I started using a pond air pump, which didn't have enough beans to supply the air. If multiple valves opened, water would rush into all but one! I then borrowed a small compressor, but it spent a lot of time supplying air to a dead end when not bubbling, which was not good for it, so I had to add a bleed path to ensure it had flow. With this it was struggling to keep a constant pressure for making bubbles. In addition it was also very loud.
To resolve these issues I bought an airbrush compressor with a reservoir tank. The compressor is nice and quiet and cuts in and out as required to maintain pressure in the tank. It also has a regulator to control the output air pressure, allowing much more consistent flow to the bubbler.
The high pressure air needs to be supplied in parallel to all 12 valves. Initially I did this with a collection of 'Y' barb fittings, creating a branching tree of valves, but this was chaotic when the output tubing and wiring for all 12 valves was added. To make matters worse, the valves I was using had been thrown out at work, presumably because the pressed in barb ports fall out really easily, meaning the tangle of valves was unreliable and every time a port fell out the water would drain onto my floor... not ideal. Fortunately I have a friend with a CNC mill, who machined a manifold out of an off-cut of polyethylene to supply air to all the valves. Again, laser cut rubber was used as a gasket. This manifold neatened up all the plumbing significantly and also allowed much more consistent and short length tubes between the valves and the nozzles. If you are wondering why 3 valves face the other way, they have different recommended port configurations as they are slightly different valves (2/2 rather than 3/2).
To balance the flow through the different valves, the tubes to the nozzles were passed through some large screw terminal power busbars, for screw adjustable pinch restrictors. This enabled fine adjustment that improved the letter shape consistency.
Step 3: Electronics
To drive the valves we need a controller to decide when to switch them on, for which I used an Arduino Uno. Because the valves draw more current than the Arduino outputs can give, we also need some power switching electronics to actually switch the current. The valves are quite small so these could be pretty much any transistor paired with a fly back diode to prevent damage from switching the inductive load, however I had just bought a box of reject I2C motor control boards that appear to be either an unmarked prototype or a clone of the excellent Adafruit Motor Control Shield*. These shields are great because they are individually addressable, so you can stack lots of them to control an almost limitless number of loads, and they contain all the fly back protection needed too.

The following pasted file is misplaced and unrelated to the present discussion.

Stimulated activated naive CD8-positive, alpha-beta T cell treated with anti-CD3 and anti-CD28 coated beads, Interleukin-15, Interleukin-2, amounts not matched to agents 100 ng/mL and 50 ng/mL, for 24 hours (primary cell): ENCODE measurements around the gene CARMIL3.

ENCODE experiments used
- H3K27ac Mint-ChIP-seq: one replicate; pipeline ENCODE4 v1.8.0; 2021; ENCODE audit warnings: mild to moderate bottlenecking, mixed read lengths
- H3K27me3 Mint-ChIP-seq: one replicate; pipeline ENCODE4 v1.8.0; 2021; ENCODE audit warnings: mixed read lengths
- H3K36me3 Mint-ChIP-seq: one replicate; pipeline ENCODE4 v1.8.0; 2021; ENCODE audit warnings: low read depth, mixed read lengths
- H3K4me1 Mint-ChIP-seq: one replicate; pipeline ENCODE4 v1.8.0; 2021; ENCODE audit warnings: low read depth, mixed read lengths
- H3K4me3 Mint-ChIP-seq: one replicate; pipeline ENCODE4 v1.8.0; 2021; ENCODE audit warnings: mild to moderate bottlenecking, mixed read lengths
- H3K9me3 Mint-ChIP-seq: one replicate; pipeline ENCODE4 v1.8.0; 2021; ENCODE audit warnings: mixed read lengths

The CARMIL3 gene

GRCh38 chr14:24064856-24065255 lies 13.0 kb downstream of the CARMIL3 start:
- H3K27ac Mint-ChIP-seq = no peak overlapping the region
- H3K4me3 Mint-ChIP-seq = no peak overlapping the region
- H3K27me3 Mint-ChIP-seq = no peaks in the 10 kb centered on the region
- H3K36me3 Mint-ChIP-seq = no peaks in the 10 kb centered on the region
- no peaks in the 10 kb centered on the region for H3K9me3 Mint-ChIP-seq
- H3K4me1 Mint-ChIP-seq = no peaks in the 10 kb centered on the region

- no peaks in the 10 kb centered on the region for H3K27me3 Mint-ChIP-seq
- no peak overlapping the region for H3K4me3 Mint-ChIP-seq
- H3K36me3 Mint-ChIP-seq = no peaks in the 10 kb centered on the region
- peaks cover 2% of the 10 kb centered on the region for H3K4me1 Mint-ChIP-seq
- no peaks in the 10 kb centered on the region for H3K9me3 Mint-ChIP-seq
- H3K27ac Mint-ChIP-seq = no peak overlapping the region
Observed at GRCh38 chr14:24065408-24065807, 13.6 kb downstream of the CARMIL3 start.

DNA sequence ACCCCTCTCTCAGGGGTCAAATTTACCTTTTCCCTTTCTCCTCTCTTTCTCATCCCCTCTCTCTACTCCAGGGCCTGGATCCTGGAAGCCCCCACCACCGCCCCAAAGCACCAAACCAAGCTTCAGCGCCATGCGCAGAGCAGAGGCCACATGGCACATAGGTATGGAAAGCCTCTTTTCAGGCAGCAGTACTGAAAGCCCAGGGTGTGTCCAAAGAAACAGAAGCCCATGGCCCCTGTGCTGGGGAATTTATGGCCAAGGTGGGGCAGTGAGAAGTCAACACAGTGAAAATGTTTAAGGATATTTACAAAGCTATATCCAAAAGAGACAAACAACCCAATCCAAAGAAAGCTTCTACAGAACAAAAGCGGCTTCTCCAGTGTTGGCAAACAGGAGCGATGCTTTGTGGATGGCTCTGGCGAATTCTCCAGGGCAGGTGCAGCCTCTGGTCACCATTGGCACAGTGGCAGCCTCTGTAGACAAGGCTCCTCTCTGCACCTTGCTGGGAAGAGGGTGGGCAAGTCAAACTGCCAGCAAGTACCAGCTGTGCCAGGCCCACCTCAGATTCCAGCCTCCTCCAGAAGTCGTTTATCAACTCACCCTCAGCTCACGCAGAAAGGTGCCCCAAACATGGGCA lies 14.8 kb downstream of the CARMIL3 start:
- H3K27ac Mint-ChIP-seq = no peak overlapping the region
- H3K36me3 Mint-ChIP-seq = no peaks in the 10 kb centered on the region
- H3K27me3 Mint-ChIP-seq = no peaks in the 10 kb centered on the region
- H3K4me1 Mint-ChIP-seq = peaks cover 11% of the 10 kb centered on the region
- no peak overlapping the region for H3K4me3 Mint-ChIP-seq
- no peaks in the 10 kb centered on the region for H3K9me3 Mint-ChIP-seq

If you go with Adafruit Motor Shields, you’ll need 3 for 12 channels. Solder the address jumpers so each shield is different, then wire each valve to a different motor output. Now stack the boards onto an Arduino and hook it up to a computer. You are probably best waiting until the board is programmed before connecting motor power connections to the motor shields, especially if like me your valves want 3V and you shields need 5V.
I recommend wiring the valves up in order to a long terminal block pair so that if something either comes loose or needs switching out, you can keep track easily. I found the valve wires were too small and kept coming loose so I crimped on bootlace ferrules to keep the better attached.
At this time I also added an LED strip into the spare channel in the twin wall at the top, so that the bubbles catch the light.
*I strongly recommend buying the genuine article, and generally try to avoid clones as they don’t support the designers, but at under £1 per board and only a single soldered jumper needed to make them work, I couldn’t resist getting a box of these rejects!
Step 4: Software